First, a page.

I gave what turned out to be a slightly controversial keynote at RailsConf. In it, I pointed out that people (like me) who can use Rails on green-field projects are incredibly privileged. We get to code using cool technologies in an incredibly agile, reactive environment, producing applications that just work.
But, at the same time, there are a whole lot of people who don’t get to enjoy the world of Rails.
I see these people regularly: I talk at No Fluff symposia around the country, a great set of shows aimed at Java developers. I’m the outsider, normally giving a full day’s worth of talks on Ruby and Rails. And, in a way, it makes me sad to do it, because I often see folks get really excited about the possibilities present in Rails only then to realize that they’ll be going back to work on Monday with no real hope of using what they’d just seen. These folks come to me during the breaks and talk about how bad their world currently is, and how much better it would be if only they could use Rails. If only…
Sometimes, the things that block these people are not technical issues: companies have policies dictating that all work is done in Java (or .NET, or whatever). But many times the road blocks are technical. In their particular environment, with legacy code and legacy databases, they need to be able to do things that Rails just doesn’t support out of the box—more complex schemas, staged deployment, and so on.
So, in my keynote, I asked a simple question. Can we, as a community, do anything to make the lives of these developers easier. Can we find a way of bringing them in out of the cold?
Clearly, I believe the answer is yes. As I said in Chicago, the answer is not to change Rails. Instead, the answer is to use the fact that Rails is based on Ruby, and Ruby gives developers incredible power to extend existing code in directions not anticipated by the original developers. I asked the community to consider creating extensions to Rails to allow currently disenfranchised developers to join the party.
This seems to have touched people’s nerves. Some have reacted violently against the idea, others have welcomed it. It’s an interesting, although ultimately sterile, debate. If people need changes to Rails, Ruby will let them do it.
An interesting example is Greg Houston’s recent blog post, Let ActiveRecord support Enterprise Databases. (Uh oh! He used the enterprise word). He describes a problem he faces trying to use Active Record migrations to maintain a legacy schema. The database-neutral migrations didn’t give him the kind of control he needed, so his post describes how he extended Active Record to do what he wants (including a very simple but nicely powerful trick to make migrations spit out SQL, rather than execute it). And, importantly, he did all this as a regular user of Rails: he didn’t need any changes to the framework or any endorsement of his work by the core team. (He does, however, make a good point at the end of his post. If Active Record had an extension API it would make it easier for these kinds of plugins to survive changes to the core code base.)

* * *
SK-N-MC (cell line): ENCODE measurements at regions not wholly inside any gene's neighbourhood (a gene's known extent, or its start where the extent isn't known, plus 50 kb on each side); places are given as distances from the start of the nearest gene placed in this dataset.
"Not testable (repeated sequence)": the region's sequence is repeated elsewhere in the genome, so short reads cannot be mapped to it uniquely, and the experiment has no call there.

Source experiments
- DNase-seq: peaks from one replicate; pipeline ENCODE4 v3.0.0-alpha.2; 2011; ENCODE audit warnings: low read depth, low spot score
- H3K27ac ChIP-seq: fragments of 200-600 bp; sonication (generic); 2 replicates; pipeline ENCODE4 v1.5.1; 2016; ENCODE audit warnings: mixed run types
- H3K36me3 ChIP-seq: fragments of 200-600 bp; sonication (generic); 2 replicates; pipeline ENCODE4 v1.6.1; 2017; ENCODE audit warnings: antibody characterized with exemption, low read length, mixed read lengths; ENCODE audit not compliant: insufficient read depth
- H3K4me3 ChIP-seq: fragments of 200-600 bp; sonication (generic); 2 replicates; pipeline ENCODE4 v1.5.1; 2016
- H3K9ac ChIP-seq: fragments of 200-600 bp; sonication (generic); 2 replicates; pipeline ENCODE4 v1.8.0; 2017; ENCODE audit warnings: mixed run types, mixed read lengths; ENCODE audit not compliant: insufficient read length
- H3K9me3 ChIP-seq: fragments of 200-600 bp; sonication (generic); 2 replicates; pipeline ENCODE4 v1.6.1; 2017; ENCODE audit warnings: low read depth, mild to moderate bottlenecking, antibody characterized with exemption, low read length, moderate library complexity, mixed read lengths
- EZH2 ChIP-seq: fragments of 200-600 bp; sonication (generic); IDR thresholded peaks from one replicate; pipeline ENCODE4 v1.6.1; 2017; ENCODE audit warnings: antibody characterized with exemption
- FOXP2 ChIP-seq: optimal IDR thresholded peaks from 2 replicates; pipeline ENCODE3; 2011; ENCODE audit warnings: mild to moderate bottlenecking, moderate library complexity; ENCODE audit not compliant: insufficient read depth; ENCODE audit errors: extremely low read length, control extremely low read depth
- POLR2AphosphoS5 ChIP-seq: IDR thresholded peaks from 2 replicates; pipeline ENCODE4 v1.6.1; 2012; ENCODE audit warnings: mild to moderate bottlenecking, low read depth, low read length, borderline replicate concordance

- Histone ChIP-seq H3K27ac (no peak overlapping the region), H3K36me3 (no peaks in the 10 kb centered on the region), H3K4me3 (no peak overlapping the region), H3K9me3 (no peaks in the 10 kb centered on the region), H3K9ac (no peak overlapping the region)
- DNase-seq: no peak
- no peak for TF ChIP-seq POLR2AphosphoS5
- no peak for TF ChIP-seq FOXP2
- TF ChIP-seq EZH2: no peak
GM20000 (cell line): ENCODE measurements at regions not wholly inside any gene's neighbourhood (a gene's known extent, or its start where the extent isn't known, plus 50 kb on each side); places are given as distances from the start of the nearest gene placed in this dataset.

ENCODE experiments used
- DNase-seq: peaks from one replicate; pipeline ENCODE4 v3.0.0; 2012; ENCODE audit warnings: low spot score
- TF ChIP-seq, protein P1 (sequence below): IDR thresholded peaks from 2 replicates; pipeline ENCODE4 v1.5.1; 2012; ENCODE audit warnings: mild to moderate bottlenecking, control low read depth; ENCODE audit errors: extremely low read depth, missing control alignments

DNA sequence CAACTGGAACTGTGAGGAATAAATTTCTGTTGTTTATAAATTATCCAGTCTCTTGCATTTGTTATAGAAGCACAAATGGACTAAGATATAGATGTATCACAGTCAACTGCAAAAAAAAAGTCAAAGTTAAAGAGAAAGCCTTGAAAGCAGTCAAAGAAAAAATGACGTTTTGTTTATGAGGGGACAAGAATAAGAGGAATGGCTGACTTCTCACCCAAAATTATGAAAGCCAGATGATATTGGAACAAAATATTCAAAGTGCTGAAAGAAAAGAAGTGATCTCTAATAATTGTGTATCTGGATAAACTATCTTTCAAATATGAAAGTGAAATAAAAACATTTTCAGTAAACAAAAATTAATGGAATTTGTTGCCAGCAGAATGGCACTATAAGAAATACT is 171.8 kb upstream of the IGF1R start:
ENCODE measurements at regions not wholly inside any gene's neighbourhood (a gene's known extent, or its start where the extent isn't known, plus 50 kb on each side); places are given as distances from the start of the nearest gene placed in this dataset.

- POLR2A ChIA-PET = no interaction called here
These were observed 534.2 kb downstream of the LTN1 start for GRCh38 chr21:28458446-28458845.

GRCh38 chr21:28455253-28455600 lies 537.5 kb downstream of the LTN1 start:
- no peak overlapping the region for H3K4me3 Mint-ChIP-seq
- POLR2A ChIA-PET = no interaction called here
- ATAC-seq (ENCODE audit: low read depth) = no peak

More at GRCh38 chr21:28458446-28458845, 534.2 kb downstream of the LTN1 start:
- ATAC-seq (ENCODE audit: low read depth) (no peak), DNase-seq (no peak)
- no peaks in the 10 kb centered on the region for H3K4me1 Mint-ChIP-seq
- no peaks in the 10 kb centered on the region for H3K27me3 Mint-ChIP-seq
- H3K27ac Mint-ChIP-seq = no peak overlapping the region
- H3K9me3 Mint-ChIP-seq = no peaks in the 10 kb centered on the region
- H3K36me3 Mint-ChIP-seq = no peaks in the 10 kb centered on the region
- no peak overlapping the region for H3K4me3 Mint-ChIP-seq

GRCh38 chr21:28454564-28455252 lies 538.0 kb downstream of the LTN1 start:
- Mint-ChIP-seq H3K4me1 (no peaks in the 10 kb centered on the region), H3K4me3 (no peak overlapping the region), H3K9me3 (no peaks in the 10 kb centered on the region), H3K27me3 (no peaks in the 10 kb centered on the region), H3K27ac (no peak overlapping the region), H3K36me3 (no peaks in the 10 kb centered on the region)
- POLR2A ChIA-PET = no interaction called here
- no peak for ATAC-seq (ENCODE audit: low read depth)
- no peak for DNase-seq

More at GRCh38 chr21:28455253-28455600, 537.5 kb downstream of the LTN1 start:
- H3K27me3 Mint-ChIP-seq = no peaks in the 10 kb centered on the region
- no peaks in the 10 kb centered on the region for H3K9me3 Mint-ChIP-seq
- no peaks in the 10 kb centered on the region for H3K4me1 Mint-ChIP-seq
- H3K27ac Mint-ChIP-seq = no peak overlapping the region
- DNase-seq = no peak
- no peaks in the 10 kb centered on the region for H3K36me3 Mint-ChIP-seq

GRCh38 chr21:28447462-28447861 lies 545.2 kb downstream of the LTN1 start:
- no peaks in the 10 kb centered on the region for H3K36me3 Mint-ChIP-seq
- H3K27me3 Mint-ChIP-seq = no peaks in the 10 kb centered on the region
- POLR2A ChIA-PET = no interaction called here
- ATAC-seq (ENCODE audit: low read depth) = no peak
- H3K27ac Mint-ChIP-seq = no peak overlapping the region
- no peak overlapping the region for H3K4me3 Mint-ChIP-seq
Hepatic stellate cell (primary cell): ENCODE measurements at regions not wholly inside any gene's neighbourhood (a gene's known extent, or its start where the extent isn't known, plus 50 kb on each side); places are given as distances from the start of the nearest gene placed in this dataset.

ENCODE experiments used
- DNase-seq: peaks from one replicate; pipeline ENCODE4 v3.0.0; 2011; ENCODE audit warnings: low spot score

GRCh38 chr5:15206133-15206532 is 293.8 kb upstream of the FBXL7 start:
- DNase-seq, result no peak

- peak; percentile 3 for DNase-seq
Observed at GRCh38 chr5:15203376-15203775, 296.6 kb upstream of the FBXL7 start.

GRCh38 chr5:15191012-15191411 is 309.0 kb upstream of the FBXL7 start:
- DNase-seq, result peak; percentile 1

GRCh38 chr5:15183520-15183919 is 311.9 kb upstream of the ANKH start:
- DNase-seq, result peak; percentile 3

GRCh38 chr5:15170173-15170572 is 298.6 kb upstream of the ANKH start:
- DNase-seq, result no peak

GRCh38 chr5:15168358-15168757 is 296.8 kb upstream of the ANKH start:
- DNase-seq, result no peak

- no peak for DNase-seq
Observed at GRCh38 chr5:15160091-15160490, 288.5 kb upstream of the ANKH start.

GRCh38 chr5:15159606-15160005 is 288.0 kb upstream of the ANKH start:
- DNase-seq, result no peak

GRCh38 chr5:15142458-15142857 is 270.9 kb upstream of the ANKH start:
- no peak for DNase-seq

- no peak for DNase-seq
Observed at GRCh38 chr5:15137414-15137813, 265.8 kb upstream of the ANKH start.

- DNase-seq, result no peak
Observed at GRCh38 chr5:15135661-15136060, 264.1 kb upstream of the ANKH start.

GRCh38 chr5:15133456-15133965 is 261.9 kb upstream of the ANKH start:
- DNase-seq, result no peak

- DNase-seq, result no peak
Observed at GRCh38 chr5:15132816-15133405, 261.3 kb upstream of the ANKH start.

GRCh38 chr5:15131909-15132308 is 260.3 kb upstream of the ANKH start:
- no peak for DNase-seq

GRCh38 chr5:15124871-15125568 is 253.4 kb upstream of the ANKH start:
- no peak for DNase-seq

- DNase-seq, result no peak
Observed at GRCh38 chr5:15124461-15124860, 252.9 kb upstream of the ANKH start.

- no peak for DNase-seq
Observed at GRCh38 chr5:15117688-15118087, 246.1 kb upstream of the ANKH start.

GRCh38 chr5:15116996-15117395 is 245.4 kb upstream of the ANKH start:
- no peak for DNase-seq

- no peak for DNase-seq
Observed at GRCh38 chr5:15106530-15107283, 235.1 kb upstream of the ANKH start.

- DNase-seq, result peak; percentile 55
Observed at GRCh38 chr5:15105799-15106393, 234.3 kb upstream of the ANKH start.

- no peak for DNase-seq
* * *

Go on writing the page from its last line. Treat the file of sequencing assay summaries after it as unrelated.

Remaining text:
Greg’s post is a basic experience report: he took what he needed from Rails, extended it where necessary, and solved a business problem. By blogging, he’s shown other developers just how to solve this category of problem. A .NET developer needing to manage a legacy SqlServer schema could read his post and realize that something that seemed impossible in Rails is actually fairly easy. One more person can join the party.
You could argue that the stuff in Greg’s post is just a simple matter of coding. There’s nothing stopping any .NET developer downloading Rails and making the simple changes he’s suggesting.
But the reality is that you have to have a good idea that this kind of thing is possible before you invest time in the exercise. If you’re a Java or .NET developer looking for salvation, and you spend some time looking at Rails, you’ll currently come across a lot of information explicitly telling you that Rails is never going to address the issues you face—Rails is explicitly not ”enterprise.” And so you’d move on. And you’d be missing an incredible opportunity.
And this is one of the challenges I’d like us, the Rails and Ruby communities, to address. While keeping the Rails core focused on new ways of writing web applications, I’d like others of us to find ways of educating corporate software developers, showing them that they can also bring our technologies into their daily lives—using Ruby as an enterprise glue language and Rails as a viable enterprise web development platform.
Should Rails be everything to everyone?
Should Rails be “marketed” as a replacement for J2EE or .NET?
But there are a whole group of people out there who could be using Rails now but aren’t, simply because they don’t know that it is up to their challenges. And I’d like to try to help these folks.
Let’s not be the only people having fun.
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